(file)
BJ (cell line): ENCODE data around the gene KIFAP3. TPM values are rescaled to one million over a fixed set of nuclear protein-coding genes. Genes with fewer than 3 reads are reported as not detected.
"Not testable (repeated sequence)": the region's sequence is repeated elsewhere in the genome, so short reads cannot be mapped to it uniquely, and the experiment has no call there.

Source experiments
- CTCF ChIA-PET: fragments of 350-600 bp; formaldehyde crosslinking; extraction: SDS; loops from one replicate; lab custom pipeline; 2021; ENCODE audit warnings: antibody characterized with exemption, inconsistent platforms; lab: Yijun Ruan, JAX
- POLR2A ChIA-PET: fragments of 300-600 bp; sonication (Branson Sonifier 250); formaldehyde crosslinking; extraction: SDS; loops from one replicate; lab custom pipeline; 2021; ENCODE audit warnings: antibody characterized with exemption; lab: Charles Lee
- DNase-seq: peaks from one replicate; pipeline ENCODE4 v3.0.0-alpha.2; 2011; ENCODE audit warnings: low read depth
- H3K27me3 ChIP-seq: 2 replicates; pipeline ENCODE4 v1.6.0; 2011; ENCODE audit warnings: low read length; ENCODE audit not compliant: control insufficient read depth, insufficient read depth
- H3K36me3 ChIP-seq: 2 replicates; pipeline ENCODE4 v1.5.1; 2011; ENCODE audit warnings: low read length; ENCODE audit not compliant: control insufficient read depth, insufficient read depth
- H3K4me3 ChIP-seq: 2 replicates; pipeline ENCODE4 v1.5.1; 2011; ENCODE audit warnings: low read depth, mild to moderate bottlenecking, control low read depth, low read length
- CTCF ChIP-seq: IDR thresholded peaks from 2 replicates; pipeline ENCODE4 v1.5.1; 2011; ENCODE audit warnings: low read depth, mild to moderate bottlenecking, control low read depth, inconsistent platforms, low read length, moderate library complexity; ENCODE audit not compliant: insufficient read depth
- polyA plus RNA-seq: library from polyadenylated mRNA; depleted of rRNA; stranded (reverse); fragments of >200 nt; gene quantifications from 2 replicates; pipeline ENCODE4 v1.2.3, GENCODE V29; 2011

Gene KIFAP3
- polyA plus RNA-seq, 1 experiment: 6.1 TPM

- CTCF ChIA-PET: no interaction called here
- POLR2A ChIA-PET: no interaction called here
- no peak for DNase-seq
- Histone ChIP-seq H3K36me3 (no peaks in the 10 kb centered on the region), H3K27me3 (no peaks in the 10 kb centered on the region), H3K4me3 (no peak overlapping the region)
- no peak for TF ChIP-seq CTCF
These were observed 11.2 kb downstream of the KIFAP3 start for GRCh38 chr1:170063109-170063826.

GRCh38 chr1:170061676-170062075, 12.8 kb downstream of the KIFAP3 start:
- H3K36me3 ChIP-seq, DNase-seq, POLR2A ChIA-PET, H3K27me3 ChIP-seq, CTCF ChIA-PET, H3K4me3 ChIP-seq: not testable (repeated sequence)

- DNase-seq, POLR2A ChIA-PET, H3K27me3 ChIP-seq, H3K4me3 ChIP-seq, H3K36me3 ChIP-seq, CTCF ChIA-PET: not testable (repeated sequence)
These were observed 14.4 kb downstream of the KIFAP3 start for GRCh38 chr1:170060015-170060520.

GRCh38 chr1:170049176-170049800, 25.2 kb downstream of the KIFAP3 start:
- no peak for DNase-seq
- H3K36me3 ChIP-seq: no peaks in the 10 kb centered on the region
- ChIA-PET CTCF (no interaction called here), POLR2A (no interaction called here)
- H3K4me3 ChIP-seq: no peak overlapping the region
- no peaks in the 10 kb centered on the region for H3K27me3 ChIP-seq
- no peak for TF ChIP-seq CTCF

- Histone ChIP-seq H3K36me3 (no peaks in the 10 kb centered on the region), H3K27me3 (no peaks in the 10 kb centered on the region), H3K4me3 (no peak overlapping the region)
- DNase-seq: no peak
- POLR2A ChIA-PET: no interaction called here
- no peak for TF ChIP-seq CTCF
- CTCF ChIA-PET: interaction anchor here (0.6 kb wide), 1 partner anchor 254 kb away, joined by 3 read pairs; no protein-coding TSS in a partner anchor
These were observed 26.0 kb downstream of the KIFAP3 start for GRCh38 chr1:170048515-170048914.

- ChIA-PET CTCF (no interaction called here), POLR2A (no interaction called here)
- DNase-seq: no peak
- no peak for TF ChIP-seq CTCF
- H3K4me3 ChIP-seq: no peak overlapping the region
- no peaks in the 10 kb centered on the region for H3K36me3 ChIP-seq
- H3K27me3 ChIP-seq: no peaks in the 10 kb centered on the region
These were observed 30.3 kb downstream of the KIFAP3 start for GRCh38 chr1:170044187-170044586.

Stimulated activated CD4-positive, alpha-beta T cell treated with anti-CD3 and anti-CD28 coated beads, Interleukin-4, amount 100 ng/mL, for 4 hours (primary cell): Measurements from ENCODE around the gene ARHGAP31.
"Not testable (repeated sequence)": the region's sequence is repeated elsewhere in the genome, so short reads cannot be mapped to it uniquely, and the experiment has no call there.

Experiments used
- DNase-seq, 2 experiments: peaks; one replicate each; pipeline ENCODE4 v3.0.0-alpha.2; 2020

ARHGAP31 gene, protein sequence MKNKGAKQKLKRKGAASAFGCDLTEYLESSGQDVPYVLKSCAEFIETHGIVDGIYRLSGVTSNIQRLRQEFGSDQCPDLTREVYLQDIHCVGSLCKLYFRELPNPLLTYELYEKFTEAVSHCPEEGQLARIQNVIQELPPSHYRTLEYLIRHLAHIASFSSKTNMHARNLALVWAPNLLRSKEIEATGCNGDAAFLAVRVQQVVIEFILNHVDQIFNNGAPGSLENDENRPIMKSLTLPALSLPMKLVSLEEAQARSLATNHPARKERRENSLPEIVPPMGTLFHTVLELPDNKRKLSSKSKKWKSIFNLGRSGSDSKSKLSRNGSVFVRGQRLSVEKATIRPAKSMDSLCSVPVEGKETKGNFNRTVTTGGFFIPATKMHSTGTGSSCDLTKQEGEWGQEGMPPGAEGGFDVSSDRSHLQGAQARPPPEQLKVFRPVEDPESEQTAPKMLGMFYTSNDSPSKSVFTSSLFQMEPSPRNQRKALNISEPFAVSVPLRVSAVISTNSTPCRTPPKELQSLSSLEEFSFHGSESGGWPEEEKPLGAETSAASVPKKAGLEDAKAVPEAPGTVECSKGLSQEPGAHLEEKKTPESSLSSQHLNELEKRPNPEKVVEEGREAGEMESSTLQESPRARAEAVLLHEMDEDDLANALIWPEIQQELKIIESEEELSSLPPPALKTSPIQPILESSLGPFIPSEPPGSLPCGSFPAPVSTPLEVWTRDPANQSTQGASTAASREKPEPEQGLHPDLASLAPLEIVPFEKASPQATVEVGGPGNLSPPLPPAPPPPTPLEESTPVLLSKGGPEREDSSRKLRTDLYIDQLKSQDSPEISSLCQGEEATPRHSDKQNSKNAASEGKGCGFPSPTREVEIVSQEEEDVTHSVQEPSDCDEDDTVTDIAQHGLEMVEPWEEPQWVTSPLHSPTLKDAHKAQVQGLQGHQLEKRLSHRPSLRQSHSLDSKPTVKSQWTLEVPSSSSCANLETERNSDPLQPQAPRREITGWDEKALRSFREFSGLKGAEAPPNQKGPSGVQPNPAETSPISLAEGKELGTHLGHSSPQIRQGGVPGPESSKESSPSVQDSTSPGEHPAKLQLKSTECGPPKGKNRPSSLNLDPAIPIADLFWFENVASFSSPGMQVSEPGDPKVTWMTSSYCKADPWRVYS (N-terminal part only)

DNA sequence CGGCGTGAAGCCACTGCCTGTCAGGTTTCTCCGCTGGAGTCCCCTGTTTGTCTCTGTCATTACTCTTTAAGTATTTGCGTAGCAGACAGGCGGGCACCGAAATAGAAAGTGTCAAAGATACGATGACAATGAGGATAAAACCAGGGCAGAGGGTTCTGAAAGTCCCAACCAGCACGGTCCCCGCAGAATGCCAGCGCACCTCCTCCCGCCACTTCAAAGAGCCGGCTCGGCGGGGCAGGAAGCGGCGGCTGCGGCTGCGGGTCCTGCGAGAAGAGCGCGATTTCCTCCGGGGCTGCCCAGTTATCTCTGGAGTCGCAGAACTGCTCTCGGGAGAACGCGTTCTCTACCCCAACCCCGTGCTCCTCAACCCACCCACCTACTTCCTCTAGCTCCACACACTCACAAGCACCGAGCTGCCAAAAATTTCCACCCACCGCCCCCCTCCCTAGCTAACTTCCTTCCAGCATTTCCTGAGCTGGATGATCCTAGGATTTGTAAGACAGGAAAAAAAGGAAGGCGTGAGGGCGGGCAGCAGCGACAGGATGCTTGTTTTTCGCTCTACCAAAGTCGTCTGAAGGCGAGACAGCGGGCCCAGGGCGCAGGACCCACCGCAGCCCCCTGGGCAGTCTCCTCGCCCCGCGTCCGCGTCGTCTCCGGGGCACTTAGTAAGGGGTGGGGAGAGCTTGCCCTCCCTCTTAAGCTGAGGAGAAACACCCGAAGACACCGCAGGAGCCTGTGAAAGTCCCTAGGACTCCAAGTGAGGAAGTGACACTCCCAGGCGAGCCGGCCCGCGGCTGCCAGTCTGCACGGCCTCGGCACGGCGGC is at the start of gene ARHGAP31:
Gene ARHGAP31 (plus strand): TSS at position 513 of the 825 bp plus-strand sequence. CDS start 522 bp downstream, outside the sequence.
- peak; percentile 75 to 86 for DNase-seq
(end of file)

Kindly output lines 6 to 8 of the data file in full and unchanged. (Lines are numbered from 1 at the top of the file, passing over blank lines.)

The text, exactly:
- DNase-seq: peaks from one replicate; pipeline ENCODE4 v3.0.0-alpha.2; 2011; ENCODE audit warnings: low read depth
- H3K27me3 ChIP-seq: 2 replicates; pipeline ENCODE4 v1.6.0; 2011; ENCODE audit warnings: low read length; ENCODE audit not compliant: control insufficient read depth, insufficient read depth
- H3K36me3 ChIP-seq: 2 replicates; pipeline ENCODE4 v1.5.1; 2011; ENCODE audit warnings: low read length; ENCODE audit not compliant: control insufficient read depth, insufficient read depth